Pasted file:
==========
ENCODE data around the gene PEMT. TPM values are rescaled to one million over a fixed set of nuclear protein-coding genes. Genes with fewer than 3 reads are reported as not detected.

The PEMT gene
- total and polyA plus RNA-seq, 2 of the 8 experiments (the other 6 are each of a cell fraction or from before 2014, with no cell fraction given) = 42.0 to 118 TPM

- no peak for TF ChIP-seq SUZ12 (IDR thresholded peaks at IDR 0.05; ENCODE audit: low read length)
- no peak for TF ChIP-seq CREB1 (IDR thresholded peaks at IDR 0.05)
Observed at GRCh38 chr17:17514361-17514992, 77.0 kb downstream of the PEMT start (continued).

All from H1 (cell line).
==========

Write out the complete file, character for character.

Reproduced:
ENCODE data around the gene PEMT. TPM values are rescaled to one million over a fixed set of nuclear protein-coding genes. Genes with fewer than 3 reads are reported as not detected.

The PEMT gene
- total and polyA plus RNA-seq, 2 of the 8 experiments (the other 6 are each of a cell fraction or from before 2014, with no cell fraction given) = 42.0 to 118 TPM

- no peak for TF ChIP-seq SUZ12 (IDR thresholded peaks at IDR 0.05; ENCODE audit: low read length)
- no peak for TF ChIP-seq CREB1 (IDR thresholded peaks at IDR 0.05)
Observed at GRCh38 chr17:17514361-17514992, 77.0 kb downstream of the PEMT start (continued).

All from H1 (cell line).